Among the commonly filled roles in an OSPO are developer relations, advocacy, and evangelism. While these groups often build enthusiasm and interest among the company’s development teams, they’re also often about forging critical relationships. Those relationships can be leveraged to encourage buy-in to emerging OSS security best practices, which many organizations simply haven’t implemented yet despite broad OSS usage in their applications, software, and products. This creates multiple benefits, such as ensuring the organization minimizes use of insecure dependencies and produces more secure applications, whether for internal or external purposes.

Another thing worth mentioning is that the US federal government recently released a memo that will require all third-party software vendors selling software to the government to self-attest they are aligned with the NIST SSDF and other NIST software supply chain guidance. Many of the activities and practices outlined in SSDF revolve around the development team naturally as part of the software development process. The OSPO can use developer relationships to ensure the shift to align with this requirement for vendors working with the government isn’t too disruptive.

Research, such as that from Chinmayi Sharma, also suggests that software vendors are the primary beneficiaries of OSS, and are therefore in the best position to help address OSS supply chain risk. This places software vendors in a great position to become more involved in OSS communities, scan for vulnerabilities, and contribute to OSS projects to mitigate them. This would be a shift from the current model in which the OSS community largely shoulders this burden themselves with a lack of equal participation and contribution from the software vendor community.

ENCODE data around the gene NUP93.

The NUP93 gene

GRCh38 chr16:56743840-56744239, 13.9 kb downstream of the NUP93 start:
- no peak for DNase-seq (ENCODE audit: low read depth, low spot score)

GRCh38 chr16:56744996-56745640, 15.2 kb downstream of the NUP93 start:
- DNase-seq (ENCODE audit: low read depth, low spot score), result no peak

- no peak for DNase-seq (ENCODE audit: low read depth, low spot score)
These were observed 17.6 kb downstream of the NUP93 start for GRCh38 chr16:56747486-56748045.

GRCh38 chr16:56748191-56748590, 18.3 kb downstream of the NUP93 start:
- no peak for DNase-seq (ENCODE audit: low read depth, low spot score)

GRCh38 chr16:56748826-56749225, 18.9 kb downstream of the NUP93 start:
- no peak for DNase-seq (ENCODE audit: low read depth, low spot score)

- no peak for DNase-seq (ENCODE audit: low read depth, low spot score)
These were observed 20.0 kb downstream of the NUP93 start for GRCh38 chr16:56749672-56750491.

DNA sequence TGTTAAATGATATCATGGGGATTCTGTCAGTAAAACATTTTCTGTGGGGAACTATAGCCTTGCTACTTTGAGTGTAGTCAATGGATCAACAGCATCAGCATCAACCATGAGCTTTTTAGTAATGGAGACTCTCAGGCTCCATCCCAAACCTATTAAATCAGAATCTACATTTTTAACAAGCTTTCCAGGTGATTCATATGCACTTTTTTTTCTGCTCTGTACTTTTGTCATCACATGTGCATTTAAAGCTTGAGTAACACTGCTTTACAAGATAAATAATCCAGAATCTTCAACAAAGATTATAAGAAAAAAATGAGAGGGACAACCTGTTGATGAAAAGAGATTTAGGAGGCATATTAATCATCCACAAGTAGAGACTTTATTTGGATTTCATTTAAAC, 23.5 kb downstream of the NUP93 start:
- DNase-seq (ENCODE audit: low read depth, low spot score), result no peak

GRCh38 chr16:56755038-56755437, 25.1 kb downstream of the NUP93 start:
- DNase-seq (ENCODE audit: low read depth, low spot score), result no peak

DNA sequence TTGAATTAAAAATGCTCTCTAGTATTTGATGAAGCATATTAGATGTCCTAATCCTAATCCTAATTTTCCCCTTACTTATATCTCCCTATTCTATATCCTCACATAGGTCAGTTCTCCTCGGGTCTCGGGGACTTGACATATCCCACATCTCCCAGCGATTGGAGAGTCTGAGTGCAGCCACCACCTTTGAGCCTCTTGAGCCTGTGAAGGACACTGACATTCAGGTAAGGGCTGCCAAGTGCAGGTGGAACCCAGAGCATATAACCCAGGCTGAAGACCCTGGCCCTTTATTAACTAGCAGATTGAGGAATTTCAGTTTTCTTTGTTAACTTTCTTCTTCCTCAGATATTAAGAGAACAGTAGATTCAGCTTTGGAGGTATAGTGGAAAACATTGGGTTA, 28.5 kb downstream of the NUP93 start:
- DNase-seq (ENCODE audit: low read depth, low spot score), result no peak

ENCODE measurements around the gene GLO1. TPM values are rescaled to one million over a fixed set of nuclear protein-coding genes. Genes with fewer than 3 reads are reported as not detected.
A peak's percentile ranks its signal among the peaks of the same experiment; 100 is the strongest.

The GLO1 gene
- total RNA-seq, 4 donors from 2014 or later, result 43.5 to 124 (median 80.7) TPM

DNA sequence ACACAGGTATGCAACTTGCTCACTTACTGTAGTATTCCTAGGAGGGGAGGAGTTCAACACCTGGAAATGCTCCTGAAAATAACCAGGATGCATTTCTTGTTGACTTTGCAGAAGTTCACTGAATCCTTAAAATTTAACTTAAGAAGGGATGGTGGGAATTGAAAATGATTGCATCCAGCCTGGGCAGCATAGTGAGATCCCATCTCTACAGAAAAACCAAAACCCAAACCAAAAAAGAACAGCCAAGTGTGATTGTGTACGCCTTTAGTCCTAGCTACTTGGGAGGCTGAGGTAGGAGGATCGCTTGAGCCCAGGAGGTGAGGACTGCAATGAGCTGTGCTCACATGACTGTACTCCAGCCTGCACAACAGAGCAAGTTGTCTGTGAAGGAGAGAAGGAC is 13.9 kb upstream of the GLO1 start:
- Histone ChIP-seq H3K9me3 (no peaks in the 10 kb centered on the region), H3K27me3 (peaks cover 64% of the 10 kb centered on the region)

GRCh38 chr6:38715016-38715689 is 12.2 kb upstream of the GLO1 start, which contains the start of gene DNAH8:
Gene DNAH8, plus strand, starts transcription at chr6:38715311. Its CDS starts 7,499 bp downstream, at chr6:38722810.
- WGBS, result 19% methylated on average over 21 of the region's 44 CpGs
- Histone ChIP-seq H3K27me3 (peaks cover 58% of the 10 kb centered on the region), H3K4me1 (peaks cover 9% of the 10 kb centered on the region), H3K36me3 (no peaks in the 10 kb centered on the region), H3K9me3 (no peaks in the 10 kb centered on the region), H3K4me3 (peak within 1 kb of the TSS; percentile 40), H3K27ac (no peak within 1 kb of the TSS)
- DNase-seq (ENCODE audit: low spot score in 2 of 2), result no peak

This places OSPOs in a perfect position to lead a paradigm shift and ultimately bolster the security of the broader OSS supply chain. OSS has led to innovations and capabilities in nearly every industry. OSPOs are now positioned to lead the charge of those industries and associated organizations becoming more involved in the OSS community while also addressing the current system risk that OSS poses due to disjointed involvement and investment.

Copyright © 2022 IDG Communications, Inc.